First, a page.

Fri 8th November
Through their involvement in the 2019 First Lego League tournament, Townsville Grammar School students have responded to the challenges of accessibly with the design of a prototype website to rate and review public buildings and spaces.
For the third consecutive year, Townsville Grammar School has taken out the Overall Regional Champions award in the First Lego League Regional tournament.
Head of Faculty – ICT and e-Learning, Mr Simon Ward, said the School’s three teams once again performed admirably, both in the lead up and during the competition. “We had three teams with 18 students in total competing in the 2019 regional round of the competition,” said Mr Ward. “Our Senior team was awarded the Robot Performance and Robot Design Award, and our Middle School team was awarded the overall Regional Champions Award for their performance in all areas, making Townsville Grammar School the overall winner for the past three consecutive years.
“They all worked incredibly hard in their preparation and we very proud of their efforts, their insights and their learnings through this experience.”
As an international competition, the rules and theme of the event are released in August, and teams begin competing, beginning at a regional level, after three months of preparation.
Teams are judged across four categories - Robot Performance, Robot Design, Innovation Project, and Core Values, under this year’s theme of “City Shapers”. In the Innovation Project category, teams were required to identify a problem with a building or a public space in their community.
“One of the students in the team has a good friend who is dependent on a wheelchair,” explained Mr Ward. “She consulted her friend about the problems and challenges she faces on a daily basis, and it was such an eye-opener, that both teams decided to base their Innovation Project on the issue of accessibility in the community.
“The teams consulted with industry professionals and experts and carried out an online survey, receiving feedback from people faced with disability and accessibility challenges, which they used in the design of their project.”
The Middle School team focused on Townsville’s Strand, looking at the accessibility of the local beaches. They discovered that the Council provides mats at certain days and times to facilitate accessibility to the beach and ocean. The team took this a step further, to investigate how they could make the beaches more accessible on a permanent basis, for a range of users. The Senior School team focused on buildings and facilities in our community, looking at the regulations regarding accessibility for new buildings, as compared to older buildings, which were not constructed to contemporary specifications.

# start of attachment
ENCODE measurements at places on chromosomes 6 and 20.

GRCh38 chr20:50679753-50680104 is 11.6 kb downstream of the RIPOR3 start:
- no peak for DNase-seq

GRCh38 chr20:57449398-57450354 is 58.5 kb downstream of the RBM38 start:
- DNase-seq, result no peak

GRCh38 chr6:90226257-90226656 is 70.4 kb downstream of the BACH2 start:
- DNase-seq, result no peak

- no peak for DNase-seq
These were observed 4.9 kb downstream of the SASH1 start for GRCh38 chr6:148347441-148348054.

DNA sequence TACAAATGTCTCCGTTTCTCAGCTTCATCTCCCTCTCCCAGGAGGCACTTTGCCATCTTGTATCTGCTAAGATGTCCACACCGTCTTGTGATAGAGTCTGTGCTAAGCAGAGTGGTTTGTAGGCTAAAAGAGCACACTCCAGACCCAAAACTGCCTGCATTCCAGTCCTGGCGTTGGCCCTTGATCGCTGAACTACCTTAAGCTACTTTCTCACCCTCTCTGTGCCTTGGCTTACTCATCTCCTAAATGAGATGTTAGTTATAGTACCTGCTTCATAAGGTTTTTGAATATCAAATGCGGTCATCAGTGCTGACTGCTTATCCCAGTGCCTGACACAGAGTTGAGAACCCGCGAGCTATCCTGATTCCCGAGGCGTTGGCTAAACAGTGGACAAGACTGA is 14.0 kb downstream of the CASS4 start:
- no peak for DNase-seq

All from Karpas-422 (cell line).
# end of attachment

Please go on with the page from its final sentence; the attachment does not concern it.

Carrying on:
“This was again another eye opening experience, highlighting the range of accessibility issues that different users encounter.
"The students soon realised that being accessible means much more than just having suitable wheel chair access,” said Mr Ward.
The team developed a prototype website, enabling users to rate and review buildings and community spaces on their accessibility features, effectively enabling crowd-sourcing of information for public use.
“They discovered that when you search for a building or place on Google Search, you can easily find information on location, opening hours, busy periods, parking, customer reviews (etc), however, it is not as easy to locate information on accessibility. Google does provide some accessibility information, but only when you search for a place using the Google Maps App. This information is not available via a regular Google web search, meaning that finding or providing this information is not always easily or obviously accessible.
“The team is hoping that this project will encourage community places, buildings and businesses to assess and communicate their accessibility features. They would love to pitch this concept to Google, hoping to see this functionality included in regular search results.
“We are immensely proud of our teams for their insight into this significant community issue and we hope this project can lead to gaining traction for easier access to accessibility ratings and reviews of public spaces and buildings.
“This is another great example of STEM in action.”